Attorney General Jeff Landry talks about the Louisiana opioid epidemic

KNOE - Flanked by State Senator Fred Mills, leadership from LHC Group, and numerous hospice care workers from Acadiana – Louisiana Attorney General Jeff Landry today announced another partnership to help end our State's opioid epidemic.

Following passage of SB 26 – legislation that grants nurses and hospice organizations the lawful ability to dispose of controlled substances upon the deaths of their patients, General Landry revealed a new partnership with Mallinckrodt that makes available for free 30,000 drug deactivation pouches to Louisiana hospice providers.

La. ranks fifth in country for opioid overdoses

The American Press - Louisiana has a 1-1 ratio of opioid prescriptions compared with its population. While those numbers are alarming, they are improving, thanks to more educational awareness efforts, health officials said during a town hall meeting Tuesday.

The meeting, hosted by the Imperial Calcasieu Human Services Authority and the state Department of Health, brought together various public and private health entities to discuss the opioid epidemic in Southwest Louisiana. Dr. Patrick Hayes, authority member, said that “Louisiana has the fifth-highest rate of opioid overdoses in the country.”

Opioid epidemic: Daughter's death leaves mom determined to help addicts

Town Talk - Harvey's daughter, Lillie Camille Harvey, died Feb. 12, 2017, from an overdose of what likely was fentanyl. She and a male companion had been found unconscious in an Alexandria park two days before.

She was one of 23 deaths last year in Rapides Parish related to opioids, said Coroner Dr. Jonathan Hunter. Overall, there were 38 drug-related deaths in 2017.

Sheriff: Deputies save woman from heroin overdose

Houma Today - Deputies used an emergency antidote drug to save the life of a Houma woman who had overdosed on heroin Wednesday night, the Lafourche Sheriff's Office said.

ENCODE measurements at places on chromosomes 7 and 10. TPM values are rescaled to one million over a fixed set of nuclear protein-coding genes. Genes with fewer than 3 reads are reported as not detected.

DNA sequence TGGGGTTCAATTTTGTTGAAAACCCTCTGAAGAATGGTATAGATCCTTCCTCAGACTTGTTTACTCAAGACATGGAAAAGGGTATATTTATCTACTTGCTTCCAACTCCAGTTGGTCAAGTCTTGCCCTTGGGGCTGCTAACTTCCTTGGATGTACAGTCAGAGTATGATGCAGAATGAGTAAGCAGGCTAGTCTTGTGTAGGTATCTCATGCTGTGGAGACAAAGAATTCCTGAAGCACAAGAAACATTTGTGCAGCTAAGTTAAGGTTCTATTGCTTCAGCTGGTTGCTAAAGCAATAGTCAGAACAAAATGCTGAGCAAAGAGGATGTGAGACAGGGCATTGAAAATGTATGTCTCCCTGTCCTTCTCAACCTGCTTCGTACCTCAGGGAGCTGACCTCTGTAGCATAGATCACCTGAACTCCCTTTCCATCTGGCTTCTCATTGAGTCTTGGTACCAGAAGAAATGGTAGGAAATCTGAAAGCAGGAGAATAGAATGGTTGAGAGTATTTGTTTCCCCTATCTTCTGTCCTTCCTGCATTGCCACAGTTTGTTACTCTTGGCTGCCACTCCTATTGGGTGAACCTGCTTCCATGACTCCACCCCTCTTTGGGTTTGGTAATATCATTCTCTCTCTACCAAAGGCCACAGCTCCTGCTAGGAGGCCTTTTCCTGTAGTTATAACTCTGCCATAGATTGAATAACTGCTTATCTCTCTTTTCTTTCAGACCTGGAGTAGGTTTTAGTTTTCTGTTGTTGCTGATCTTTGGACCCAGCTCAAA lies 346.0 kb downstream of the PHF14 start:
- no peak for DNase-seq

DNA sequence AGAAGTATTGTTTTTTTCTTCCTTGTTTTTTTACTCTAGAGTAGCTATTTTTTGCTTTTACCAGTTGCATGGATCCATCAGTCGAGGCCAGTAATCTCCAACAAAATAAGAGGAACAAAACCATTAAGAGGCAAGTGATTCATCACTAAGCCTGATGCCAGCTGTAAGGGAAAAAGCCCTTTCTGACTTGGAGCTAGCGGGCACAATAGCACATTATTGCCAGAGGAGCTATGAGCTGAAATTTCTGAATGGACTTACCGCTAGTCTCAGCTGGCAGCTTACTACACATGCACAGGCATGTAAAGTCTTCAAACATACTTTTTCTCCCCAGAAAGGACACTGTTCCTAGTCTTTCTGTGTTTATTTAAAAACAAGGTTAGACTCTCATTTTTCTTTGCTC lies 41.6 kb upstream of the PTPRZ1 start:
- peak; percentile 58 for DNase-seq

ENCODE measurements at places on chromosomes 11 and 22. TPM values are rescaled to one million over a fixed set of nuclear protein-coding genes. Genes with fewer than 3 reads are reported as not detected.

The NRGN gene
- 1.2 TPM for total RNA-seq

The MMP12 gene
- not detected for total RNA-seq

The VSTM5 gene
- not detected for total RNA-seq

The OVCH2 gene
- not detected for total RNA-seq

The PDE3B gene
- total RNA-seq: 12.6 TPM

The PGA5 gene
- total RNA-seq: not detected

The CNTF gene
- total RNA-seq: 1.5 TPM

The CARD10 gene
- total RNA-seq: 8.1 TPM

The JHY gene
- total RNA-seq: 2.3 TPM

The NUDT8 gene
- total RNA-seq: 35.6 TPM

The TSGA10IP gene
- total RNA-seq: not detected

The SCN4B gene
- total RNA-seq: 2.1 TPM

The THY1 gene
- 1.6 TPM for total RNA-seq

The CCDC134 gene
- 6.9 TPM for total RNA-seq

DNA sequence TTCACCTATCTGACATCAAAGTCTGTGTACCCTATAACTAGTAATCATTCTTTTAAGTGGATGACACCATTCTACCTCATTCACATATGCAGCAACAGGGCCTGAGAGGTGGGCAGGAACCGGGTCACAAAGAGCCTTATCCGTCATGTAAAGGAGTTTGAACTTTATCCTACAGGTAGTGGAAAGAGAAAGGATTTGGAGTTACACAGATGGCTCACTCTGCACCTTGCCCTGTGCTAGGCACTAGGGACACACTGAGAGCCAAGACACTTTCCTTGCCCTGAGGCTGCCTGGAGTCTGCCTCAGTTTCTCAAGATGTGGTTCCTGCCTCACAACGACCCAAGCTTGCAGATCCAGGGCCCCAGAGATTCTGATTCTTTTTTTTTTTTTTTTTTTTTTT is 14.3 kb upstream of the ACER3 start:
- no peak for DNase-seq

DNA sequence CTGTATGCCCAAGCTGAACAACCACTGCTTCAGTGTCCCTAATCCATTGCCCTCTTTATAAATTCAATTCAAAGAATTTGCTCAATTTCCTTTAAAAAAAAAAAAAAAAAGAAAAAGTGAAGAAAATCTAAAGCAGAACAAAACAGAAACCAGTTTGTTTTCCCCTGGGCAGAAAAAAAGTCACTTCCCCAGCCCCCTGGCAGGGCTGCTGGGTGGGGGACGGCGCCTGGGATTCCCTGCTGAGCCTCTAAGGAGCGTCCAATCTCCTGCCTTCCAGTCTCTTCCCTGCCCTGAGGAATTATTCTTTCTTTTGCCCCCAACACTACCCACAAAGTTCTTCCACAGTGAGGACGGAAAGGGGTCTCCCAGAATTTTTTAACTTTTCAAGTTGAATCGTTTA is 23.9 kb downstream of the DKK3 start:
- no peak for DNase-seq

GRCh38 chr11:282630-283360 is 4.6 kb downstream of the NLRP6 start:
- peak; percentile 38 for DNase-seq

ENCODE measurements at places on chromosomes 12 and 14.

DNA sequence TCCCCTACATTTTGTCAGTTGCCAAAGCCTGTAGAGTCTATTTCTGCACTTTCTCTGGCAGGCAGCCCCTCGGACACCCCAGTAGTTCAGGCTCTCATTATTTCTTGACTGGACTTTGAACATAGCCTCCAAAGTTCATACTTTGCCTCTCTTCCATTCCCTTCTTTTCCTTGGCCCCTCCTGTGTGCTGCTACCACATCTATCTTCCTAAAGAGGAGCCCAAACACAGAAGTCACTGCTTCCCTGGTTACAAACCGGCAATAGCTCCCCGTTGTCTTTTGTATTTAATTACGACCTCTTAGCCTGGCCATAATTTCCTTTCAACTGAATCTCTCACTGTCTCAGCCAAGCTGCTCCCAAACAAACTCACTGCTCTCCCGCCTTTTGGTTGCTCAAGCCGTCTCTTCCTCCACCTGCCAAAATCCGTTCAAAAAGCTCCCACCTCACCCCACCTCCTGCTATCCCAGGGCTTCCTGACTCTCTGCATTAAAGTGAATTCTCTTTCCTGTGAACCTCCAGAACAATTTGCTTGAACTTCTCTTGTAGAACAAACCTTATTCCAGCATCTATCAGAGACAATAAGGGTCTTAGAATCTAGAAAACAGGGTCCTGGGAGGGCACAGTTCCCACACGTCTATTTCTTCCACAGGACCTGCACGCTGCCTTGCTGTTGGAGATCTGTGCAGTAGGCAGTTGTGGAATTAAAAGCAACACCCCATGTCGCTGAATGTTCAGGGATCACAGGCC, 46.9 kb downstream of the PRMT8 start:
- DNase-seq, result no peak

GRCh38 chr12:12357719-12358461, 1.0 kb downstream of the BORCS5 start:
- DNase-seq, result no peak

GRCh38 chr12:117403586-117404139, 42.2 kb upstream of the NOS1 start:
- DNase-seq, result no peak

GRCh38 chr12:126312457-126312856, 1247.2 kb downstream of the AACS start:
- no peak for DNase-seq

About 10:30 p.m. deputies responded to a medical emergency at a Bayou Blue business and found a woman lying on the ground and showing signs of an opioid overdose, the Sheriff's Office said Thursday in a news release. The woman, described to be in her 20s, had taken heroin shortly before authorities arrived, they said.

Life-saving antidote helps local police combat opioid epidemic

Houma Today - Lafourche Parish sheriff’s deputies found a man suffering from a heroin overdose in his bathtub on March 19 and used another drug to save his life.

The man was gasping for air with shallow breathing and his lips began to turn purple, authorities said. Deputies quickly used an emergency antidote drug called naloxone to revive him, and he was transported to a local hospital.

Statistics are the tip of a deadly iceberg in growing opioid epidemic

The Houma Times - As Terrebonne Parish explores the potential of joining communities suing big pharmaceutical companies over costs associated with drug overdoses, the march to the graveyard and frantic rides to hospitals continue unabated, with no signs of relief.

What is now termed the nation’s “opioid epidemic” reaches far and wide and the Bayou region is no exception.

New law aimed at combating opioid crisis

Beauregard Daily News - Currently, hospice patients’ family members are responsible for disposing of their drugs after the patient dies. If signed into law, the legislation by Senator Fred Mills would require hospice providers dispose of said drugs.

The state is providing a new tool for hospice providers to get rid of opioids. “Once you put the opioids in this bag and seal it up, they become household waste,” says Mills.

FDA approves 1st nonopioid drug to ease withdrawal symptoms

The Associated Press - Federal regulators on Wednesday approved the first nonopioid treatment to ease withdrawal from quitting addictive opioids.

The U.S. Food and Drug Administration expedited approval of Lucemyra to help combat the U.S. opioid epidemic. Two-thirds of drug overdose deaths in 2016 involved opioids, mostly fentanyl, heroin and prescription painkillers.

New law aimed at combating opioid crisis

KATC - A new law designed to help battle the state's opioid crisis is now on the governor's desk.

Right now, family members of hospice patients are responsible for disposing of their drugs after the patient dies. If signed into law, the legislation by Senator Fred Mills would require hospice providers to dispose of a patient's drugs, and the state is providing a new tool to hospice providers to get rid of opioids.